As for how the Department is organized to support these missions, a fundamental transformation has been underway to address the threats the Nation will face in the 21st century.
The new Unified Command Plan makes a number of important changes to the U.S. military command structure around the world. Indeed, the Chairman of the Joint Chiefs of Staff, General Myers, has described it as the most important set of changes in his military career.
The UCP established a combatant command for homeland defense, U.S. Northern Command, which we expect will be up and running on October 1st. NORTHCOM will be devoted to defending the people and territory of the United States against external threats and to coordinating the provision of U.S. military forces to support civil authorities.
In addition, NORTHCOM will also be responsible for certain aspects of security, cooperation, and coordination with Canada and with Mexico, and it will help DOD coordinate its military support to federal, state and local governments in the event of natural or other disasters.
Second, we will establish a new office, within the Office of the Secretary of Defense, to handle homeland defense matters to ensure internal coordination of DoD policy direction, provide guidance to Northern Command for its military activities in support of homeland defense, coordinate appropriate DoD support to civil authorities, and coordinate with the Office or Department of Homeland Security, and other government agencies.
Third, the Administration has offered legislation to establish a new Undersecretary for Intelligence. The primary responsibility of this office would be ensuring that the senior leadership of the department and the combatant commanders receive the warning, actionable intelligence, and counterintelligence support they need to pursue the objectives of our new defense strategy. This new office will not only enhance intelligence-related activities but provide a single point of contact for coordination of national and military intelligence activities. Most important, it will be the place from which the Department will be able to provide intelligence-derived products to the new Department of Homeland Security.
Finally, we support the President’s proposal to transfer two items from DoD to the Department of Homeland Security: the National Communications System (NCS), for which DoD is the executive agent, and a yet-to-be-established National Bio-Weapons Defense Analysis Center.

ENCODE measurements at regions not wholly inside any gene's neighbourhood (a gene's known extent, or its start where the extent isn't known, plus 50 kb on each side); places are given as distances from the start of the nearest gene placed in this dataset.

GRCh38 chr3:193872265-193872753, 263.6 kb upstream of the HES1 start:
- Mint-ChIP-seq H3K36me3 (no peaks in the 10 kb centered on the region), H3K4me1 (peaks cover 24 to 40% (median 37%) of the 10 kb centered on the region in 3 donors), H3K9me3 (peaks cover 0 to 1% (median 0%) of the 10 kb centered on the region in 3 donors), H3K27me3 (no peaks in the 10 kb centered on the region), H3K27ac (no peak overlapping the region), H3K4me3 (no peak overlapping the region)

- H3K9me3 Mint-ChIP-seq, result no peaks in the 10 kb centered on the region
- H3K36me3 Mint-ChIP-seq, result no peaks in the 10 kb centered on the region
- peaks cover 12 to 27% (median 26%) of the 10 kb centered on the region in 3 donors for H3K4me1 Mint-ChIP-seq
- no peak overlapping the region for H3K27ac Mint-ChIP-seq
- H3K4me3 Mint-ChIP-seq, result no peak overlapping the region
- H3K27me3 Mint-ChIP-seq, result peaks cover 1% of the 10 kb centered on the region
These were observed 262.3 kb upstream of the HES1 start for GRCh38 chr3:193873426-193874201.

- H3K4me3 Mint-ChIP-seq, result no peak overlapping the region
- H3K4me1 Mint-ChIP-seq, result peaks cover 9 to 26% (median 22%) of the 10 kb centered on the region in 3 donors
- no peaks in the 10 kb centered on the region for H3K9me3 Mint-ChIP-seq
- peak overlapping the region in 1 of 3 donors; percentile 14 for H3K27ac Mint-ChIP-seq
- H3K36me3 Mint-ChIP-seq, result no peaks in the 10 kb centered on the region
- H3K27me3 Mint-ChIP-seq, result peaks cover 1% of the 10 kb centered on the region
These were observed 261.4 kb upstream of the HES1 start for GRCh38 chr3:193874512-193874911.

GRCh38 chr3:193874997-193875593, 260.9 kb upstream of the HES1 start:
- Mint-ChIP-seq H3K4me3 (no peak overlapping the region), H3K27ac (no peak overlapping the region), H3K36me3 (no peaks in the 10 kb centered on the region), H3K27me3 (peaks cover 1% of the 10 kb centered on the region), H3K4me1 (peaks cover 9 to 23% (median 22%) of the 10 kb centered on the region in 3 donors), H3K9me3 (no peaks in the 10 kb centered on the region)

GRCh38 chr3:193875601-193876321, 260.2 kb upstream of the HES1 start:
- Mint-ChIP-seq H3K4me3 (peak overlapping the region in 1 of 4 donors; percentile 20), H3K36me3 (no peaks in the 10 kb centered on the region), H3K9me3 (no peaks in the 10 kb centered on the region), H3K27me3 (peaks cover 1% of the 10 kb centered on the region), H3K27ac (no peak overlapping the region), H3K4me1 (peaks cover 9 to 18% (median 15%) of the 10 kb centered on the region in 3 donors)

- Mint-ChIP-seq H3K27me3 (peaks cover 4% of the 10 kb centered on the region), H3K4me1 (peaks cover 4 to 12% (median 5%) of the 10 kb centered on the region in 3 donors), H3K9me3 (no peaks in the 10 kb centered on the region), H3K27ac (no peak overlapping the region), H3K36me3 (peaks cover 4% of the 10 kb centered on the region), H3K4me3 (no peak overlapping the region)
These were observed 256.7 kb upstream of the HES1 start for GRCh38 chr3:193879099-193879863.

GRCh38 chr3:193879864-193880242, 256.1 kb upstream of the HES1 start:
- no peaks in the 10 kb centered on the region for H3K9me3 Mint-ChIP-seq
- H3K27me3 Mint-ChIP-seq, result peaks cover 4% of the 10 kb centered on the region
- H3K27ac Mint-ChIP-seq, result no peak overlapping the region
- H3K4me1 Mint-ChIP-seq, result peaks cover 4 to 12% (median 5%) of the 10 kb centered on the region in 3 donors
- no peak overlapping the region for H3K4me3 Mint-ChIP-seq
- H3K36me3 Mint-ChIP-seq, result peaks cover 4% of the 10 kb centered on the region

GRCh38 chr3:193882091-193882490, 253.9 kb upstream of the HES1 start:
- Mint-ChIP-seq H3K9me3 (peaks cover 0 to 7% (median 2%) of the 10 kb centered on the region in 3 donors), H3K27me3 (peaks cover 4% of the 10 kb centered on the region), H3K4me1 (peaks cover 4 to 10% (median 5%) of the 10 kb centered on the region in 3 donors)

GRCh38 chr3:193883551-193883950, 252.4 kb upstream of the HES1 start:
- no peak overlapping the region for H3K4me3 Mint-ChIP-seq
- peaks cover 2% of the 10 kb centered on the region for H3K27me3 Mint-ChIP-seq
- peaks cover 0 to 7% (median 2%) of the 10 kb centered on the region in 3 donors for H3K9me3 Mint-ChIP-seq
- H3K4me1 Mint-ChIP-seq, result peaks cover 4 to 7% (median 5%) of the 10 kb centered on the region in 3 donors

The NCS is an interagency body of 22 Departments and Agencies of the Federal Government, in addition to its strong government/industry partnership through the President’s National Security Telecommunications Advisory Committee (NSTAC).
The National Bio-Weapons Defense Analysis Center’s mission would be to develop countermeasures to potential attacks by terrorists using weapons of mass destruction. The Administration’s draft bill would establish the Center from the proposed $420 million in the DoD Chemical Biological Defense Program for Biological Homeland Security efforts, which is included in the President’s Fiscal Year 2003 Budget, and transfer the Center to the Department of Homeland Security.
Mr. Chairman, September 11th was a stark reminder that mortal threats to national security did not end with the Cold War, or with the passing of the last century but, on the contrary, remain, and indeed, continue to multiply. It is important that we recognize and respond to that fact.
I remember well that Secretary Rumsfeld made this very observation in his first official remarks as Secretary of Defense. He said, "We enjoy peace amid paradox. Yes, we're safer now from the threat of massive nuclear war than at any point since the dawn of the atomic age, and yet we're more vulnerable now to suitcase bombs, the cyber-terrorist, and the raw and random violence of the outlaw regime.
"Make no mistake: keeping America safe in such a world is a challenge that's well within our reach, provided we work now and we work together to shape budgets, programs, strategies and force structure to meet threats we face and those that are emerging, and also to meet the opportunities we're offered to contribute to peace, stability and freedom …
"But," he said, "we need to get about the business of making these changes now in order to remain strong, not just in this decade, but in decades to come."
Mr. Chairman, the Department of the Defense welcomes the new Department of Homeland Security as a partner that will bring together critical functions in a new and needed way. Working together with the other agencies charged with U.S. national security, we will accomplish our common goal of ensuring the security of American citizens, territory, and sovereignty.
I thank the Chair and the Committee and look forward to your questions.